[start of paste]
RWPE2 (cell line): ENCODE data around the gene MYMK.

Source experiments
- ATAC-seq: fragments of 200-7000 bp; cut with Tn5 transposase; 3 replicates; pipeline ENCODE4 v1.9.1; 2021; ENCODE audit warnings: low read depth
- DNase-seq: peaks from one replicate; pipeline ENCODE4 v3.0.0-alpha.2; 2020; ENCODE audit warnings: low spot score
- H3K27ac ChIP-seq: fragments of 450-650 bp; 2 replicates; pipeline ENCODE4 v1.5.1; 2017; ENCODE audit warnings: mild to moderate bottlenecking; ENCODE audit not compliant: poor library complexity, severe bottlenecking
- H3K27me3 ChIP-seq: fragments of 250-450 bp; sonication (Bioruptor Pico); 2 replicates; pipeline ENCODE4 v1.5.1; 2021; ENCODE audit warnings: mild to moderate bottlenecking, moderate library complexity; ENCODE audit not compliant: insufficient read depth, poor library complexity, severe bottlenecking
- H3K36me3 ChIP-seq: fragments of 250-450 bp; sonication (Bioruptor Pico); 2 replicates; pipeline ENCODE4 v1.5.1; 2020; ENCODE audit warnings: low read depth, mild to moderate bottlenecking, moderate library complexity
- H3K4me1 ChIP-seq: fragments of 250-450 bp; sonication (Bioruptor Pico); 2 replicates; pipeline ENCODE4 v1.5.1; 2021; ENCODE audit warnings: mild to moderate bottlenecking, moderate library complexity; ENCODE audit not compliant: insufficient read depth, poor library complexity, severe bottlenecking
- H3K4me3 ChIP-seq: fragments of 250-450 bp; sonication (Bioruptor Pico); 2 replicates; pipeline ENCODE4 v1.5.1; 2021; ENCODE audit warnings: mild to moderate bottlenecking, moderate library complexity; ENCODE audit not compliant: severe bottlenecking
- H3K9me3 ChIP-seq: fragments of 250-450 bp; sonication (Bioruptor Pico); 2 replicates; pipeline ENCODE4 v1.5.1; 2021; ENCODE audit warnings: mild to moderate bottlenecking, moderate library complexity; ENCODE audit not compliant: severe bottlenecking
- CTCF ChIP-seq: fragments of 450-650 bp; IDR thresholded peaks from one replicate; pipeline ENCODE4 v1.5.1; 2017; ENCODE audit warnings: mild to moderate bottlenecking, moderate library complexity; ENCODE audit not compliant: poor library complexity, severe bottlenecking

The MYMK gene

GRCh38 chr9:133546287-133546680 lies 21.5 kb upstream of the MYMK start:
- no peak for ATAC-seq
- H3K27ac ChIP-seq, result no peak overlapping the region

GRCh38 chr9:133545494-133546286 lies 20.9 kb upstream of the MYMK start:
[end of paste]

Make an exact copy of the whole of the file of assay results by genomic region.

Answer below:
RWPE2 (cell line): ENCODE data around the gene MYMK.

Source experiments
- ATAC-seq: fragments of 200-7000 bp; cut with Tn5 transposase; 3 replicates; pipeline ENCODE4 v1.9.1; 2021; ENCODE audit warnings: low read depth
- DNase-seq: peaks from one replicate; pipeline ENCODE4 v3.0.0-alpha.2; 2020; ENCODE audit warnings: low spot score
- H3K27ac ChIP-seq: fragments of 450-650 bp; 2 replicates; pipeline ENCODE4 v1.5.1; 2017; ENCODE audit warnings: mild to moderate bottlenecking; ENCODE audit not compliant: poor library complexity, severe bottlenecking
- H3K27me3 ChIP-seq: fragments of 250-450 bp; sonication (Bioruptor Pico); 2 replicates; pipeline ENCODE4 v1.5.1; 2021; ENCODE audit warnings: mild to moderate bottlenecking, moderate library complexity; ENCODE audit not compliant: insufficient read depth, poor library complexity, severe bottlenecking
- H3K36me3 ChIP-seq: fragments of 250-450 bp; sonication (Bioruptor Pico); 2 replicates; pipeline ENCODE4 v1.5.1; 2020; ENCODE audit warnings: low read depth, mild to moderate bottlenecking, moderate library complexity
- H3K4me1 ChIP-seq: fragments of 250-450 bp; sonication (Bioruptor Pico); 2 replicates; pipeline ENCODE4 v1.5.1; 2021; ENCODE audit warnings: mild to moderate bottlenecking, moderate library complexity; ENCODE audit not compliant: insufficient read depth, poor library complexity, severe bottlenecking
- H3K4me3 ChIP-seq: fragments of 250-450 bp; sonication (Bioruptor Pico); 2 replicates; pipeline ENCODE4 v1.5.1; 2021; ENCODE audit warnings: mild to moderate bottlenecking, moderate library complexity; ENCODE audit not compliant: severe bottlenecking
- H3K9me3 ChIP-seq: fragments of 250-450 bp; sonication (Bioruptor Pico); 2 replicates; pipeline ENCODE4 v1.5.1; 2021; ENCODE audit warnings: mild to moderate bottlenecking, moderate library complexity; ENCODE audit not compliant: severe bottlenecking
- CTCF ChIP-seq: fragments of 450-650 bp; IDR thresholded peaks from one replicate; pipeline ENCODE4 v1.5.1; 2017; ENCODE audit warnings: mild to moderate bottlenecking, moderate library complexity; ENCODE audit not compliant: poor library complexity, severe bottlenecking

The MYMK gene

GRCh38 chr9:133546287-133546680 lies 21.5 kb upstream of the MYMK start:
- no peak for ATAC-seq
- H3K27ac ChIP-seq, result no peak overlapping the region

GRCh38 chr9:133545494-133546286 lies 20.9 kb upstream of the MYMK start: